Tibetan prayer wheels (called Mani wheels by the Tibetans) are devices for spreading spiritual blessings and well being.
Rolls of thin paper, imprinted with many, many copies of the mantra (prayer) Om Mani Padme Hum, printed in an ancient Indian script or in Tibetan script, are wound around an axle in a protective container, and spun around and around. Typically, larger decorative versions of the syllables of the mantra are also carved on the outside cover of the wheel.
Tibetan Buddhists believe that saying this mantra, out loud or silently to oneself, invokes the powerful benevolent attention and blessings of Chenrezig, the embodiment of compassion.
Viewing a written copy of the mantra is said to have the same effect — and the mantra is carved into stones left in piles near paths where travelers will see them. Spinning the written form of the mantra around in a Mani wheel is also supposed to have the same effect; the more copies of the mantra, the more the benefit.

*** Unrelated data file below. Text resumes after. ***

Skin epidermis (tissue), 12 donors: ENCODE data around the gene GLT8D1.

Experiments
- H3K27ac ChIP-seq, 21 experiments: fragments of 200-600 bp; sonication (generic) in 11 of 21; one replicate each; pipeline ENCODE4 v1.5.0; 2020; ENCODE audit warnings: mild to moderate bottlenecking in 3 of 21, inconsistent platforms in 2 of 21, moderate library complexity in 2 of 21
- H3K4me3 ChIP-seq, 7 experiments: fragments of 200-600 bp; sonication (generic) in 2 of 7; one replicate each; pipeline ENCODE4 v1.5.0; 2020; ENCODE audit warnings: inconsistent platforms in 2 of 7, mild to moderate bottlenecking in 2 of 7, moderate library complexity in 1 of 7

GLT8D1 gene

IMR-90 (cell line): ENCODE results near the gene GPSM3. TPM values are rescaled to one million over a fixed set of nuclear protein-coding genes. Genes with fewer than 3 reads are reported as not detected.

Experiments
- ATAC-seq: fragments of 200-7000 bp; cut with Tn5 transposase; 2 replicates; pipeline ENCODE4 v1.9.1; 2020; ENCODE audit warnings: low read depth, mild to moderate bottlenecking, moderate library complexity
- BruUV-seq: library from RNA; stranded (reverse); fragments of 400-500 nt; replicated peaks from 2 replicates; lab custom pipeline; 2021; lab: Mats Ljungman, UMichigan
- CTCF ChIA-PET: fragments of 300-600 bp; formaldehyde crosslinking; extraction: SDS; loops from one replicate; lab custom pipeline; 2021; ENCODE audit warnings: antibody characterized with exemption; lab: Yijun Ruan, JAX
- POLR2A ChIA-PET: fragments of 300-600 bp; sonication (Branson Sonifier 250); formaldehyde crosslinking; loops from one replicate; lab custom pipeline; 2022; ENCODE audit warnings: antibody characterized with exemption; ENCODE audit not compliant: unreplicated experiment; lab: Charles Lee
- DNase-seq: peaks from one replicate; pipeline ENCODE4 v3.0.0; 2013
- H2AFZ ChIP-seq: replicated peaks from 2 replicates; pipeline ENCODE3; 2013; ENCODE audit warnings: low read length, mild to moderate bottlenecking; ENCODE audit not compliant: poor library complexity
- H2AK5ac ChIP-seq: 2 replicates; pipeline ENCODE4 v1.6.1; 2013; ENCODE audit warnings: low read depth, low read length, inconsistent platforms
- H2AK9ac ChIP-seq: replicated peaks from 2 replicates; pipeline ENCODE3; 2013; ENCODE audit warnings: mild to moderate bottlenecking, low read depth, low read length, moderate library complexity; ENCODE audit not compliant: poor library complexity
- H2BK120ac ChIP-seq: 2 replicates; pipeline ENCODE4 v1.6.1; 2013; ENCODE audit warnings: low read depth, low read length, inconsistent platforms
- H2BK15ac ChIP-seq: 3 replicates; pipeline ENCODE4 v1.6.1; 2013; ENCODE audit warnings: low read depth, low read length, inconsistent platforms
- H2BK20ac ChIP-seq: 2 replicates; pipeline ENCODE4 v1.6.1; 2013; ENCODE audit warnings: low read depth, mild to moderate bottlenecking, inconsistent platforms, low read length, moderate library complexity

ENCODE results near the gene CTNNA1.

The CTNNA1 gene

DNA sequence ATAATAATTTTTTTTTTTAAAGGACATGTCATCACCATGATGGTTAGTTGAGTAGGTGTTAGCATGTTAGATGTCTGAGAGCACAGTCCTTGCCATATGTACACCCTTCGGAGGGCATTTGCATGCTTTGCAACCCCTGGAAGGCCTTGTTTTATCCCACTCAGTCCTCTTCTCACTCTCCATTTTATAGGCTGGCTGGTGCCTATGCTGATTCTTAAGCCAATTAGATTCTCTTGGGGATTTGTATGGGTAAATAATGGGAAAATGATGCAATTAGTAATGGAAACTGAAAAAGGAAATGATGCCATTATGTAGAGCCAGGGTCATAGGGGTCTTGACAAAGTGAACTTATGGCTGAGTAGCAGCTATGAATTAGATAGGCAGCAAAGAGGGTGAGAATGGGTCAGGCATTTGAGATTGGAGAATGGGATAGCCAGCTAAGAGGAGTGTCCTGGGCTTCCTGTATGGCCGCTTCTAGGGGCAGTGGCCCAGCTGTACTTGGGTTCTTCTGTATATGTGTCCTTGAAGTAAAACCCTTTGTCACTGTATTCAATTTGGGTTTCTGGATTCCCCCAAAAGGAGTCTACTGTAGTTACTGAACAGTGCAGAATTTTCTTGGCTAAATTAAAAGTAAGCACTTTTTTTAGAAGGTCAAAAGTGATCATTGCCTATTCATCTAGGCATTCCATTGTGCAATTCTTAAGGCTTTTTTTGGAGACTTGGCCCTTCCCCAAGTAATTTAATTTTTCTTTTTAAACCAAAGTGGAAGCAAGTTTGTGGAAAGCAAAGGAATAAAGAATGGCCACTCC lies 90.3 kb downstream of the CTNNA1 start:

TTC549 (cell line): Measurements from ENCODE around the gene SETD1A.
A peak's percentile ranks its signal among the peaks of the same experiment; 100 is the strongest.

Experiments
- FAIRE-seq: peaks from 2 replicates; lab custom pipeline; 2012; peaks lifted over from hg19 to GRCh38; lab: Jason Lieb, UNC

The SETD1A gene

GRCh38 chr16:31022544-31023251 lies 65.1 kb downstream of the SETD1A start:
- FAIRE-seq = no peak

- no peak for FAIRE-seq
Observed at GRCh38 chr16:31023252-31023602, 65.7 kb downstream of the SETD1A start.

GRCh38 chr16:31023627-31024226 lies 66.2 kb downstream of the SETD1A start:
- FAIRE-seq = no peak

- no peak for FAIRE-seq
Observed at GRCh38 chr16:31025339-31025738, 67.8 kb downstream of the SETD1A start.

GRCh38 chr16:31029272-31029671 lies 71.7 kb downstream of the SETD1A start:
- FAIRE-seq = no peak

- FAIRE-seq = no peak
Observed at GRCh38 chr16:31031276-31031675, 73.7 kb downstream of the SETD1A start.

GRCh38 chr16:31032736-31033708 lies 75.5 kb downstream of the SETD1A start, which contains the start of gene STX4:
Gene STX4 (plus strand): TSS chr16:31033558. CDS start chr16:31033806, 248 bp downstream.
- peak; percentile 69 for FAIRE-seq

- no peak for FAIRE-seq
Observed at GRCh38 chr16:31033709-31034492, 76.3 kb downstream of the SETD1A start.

Traditionally wheels were not used at all in Tibet except for spiritual purposes — carts and similar wheeled devices were known from other cultures, but their use was intentionally avoided. The idea is said to have originated as a play on the phrase “turn the wheel of the dharma,” a classical metaphor for Buddha’s teaching activity.
Mani wheels are found all over Tibet and in areas influenced by Tibetan culture. There are many types of Mani wheels, but small hand-held wheels, like the ones shown here, are the most common by far. Tibetan people carry them around for hours, and even on long pilgrimages, spinning them any time they have a hand free.
Larger wheels, which may be several yards (meters) high and one or two yards (meters) in diameter, can contain myriad copies of the mantra, and may also contain sacred texts, up to hundreds of volumes.
Photo location: Jokhang Temple Market, Old Town Lhasa, Tiber
Copyright Kate McKenna. All Rights Reserved.